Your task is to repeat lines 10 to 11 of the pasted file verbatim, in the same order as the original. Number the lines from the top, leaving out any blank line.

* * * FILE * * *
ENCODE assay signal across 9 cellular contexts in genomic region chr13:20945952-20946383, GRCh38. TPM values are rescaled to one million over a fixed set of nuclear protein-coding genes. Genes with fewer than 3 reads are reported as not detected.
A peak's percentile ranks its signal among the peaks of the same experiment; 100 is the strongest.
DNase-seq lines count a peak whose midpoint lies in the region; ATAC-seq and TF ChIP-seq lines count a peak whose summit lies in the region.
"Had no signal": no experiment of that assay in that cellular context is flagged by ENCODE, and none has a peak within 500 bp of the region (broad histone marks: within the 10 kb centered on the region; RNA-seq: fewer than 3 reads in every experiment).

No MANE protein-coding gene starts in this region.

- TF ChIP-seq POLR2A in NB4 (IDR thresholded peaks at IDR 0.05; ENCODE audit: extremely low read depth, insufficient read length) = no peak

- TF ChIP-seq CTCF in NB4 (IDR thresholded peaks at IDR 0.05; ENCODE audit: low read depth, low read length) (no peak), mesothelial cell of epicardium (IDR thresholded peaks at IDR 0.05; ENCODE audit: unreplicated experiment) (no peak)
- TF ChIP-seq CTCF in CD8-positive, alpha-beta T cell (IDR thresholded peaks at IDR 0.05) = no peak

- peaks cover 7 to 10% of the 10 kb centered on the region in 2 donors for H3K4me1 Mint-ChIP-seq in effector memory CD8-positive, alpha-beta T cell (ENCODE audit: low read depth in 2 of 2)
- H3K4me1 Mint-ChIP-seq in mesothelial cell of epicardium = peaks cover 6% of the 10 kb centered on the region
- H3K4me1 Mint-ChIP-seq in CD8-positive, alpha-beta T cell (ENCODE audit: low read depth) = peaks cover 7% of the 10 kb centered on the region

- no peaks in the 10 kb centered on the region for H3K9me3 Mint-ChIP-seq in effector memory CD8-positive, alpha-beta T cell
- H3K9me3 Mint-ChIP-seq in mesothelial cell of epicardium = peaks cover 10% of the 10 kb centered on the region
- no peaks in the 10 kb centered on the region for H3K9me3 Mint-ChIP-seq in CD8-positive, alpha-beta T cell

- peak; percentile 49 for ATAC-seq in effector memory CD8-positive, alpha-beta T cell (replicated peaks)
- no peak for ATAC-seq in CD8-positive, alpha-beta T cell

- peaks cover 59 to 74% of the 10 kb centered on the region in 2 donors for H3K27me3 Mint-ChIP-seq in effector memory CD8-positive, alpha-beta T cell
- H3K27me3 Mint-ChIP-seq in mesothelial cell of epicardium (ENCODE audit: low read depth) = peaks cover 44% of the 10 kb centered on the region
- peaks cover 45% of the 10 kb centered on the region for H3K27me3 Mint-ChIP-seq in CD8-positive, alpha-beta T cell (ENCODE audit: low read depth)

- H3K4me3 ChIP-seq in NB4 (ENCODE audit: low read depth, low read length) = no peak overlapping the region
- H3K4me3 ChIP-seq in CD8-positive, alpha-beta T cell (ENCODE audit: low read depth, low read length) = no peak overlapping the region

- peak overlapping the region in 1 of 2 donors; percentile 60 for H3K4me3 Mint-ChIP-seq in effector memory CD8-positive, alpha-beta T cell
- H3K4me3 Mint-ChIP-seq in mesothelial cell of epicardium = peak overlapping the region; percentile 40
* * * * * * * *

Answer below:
- H3K4me1 Mint-ChIP-seq in mesothelial cell of epicardium = peaks cover 6% of the 10 kb centered on the region
- H3K4me1 Mint-ChIP-seq in CD8-positive, alpha-beta T cell (ENCODE audit: low read depth) = peaks cover 7% of the 10 kb centered on the region